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Government of Canada's fall economic statement 2017

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Publication Date: 
23 Oct 2017


The federal government's annual Economic Update included accelerating indexation of the Canada Child Benefit, moving the date for full indexation from July 2020 to July 2018. This will add a (maximum) additional $91 (per child under 6 years and $81 for children aged 6-17). The report mentions the federal government's June 2017 child care announcement on pg. 26-27 but makes no additional child care commitments. A number of responses to the statement were concerned with child care and can be viewed here.

Progress for the middle class: Fall economic statement 2017

"Compared to the previous system of child benefits, the CCB is simpler, more generous and better targeted to those who need it most." Government of Canada

Organizational repsonses

Child Care Advocacy Association of Canada

"All the evidence shows that cash payments to parents will not make child care services any more accessible and will not resolve the child care crisis that is putting children, families and economic growth at risk. The only way governments can meet those objectives is to create a sufficient number of quality spaces and fund their ongoing operation." Morna Ballantyne, Executive Director of Child Care Advocacy Association of Canada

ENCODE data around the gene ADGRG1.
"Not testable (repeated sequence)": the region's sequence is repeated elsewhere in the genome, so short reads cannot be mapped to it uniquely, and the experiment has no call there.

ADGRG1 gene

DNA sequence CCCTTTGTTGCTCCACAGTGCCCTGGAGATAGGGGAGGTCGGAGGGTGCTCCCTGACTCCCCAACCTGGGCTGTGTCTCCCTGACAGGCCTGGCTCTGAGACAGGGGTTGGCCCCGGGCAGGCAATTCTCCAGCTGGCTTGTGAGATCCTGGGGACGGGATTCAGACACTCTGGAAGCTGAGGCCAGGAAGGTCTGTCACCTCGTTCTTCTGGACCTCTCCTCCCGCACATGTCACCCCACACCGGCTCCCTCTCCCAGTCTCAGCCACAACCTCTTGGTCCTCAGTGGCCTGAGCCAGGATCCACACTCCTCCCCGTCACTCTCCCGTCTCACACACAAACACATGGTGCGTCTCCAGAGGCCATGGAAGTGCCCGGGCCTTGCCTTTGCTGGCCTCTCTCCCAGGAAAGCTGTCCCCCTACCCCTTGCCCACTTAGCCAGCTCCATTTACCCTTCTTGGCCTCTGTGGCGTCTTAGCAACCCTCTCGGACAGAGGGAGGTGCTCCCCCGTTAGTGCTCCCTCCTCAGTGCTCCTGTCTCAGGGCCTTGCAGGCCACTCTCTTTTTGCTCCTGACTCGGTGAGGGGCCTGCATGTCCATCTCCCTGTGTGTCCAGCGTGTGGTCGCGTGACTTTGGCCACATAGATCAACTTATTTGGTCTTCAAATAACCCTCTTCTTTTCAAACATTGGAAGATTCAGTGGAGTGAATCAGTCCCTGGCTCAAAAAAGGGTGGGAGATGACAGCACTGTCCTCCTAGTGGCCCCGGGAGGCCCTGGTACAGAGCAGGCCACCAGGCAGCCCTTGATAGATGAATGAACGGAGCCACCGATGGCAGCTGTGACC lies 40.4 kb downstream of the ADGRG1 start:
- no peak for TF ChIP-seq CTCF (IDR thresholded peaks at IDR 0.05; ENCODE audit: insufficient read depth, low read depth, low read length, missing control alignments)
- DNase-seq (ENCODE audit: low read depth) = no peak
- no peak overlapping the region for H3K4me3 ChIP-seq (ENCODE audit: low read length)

Canadian Union of Public Employees

"The boost to the Canada Child Benefit will help families with children, but it still does not move us any closer to a national child care program." Mark Hancock, CUPE National President

Public Service Alliance of Canada

"There is a great need for affordable, inclusive, high-quality child care across the country, and PSAC has heard this time and time again from our members... Simply giving cash payments through the Canada Child Benefit does not go far enough to address the child care needs of Canadians." Robyn Benson, PSAC National President

Canadian Child Care Federation

"The CCCF expects federal leadership to create the necessary inter-related policies, programs and outcomes for children and families across Canada. Infrastructure support for national leadership and capacity building of the child care sector, long ignored, needs to be a part of the federal government's financial commitments to child care in Canada." Don Giesbrecht, CEO Canadian Child Care Federation

Canadian Centre for Policy Alternatives

"An extra $91 a year is going to do little for a family paying $1000 a month or more for childcare. . . Here again the government seems not to have learned the lesson of its own success with respect to its 2015 election platform: Set ambitious goals. Commit to them. Deliver on them." Kate McInturff, Canadian Centre for Policy Alternatives: Behind the Numbers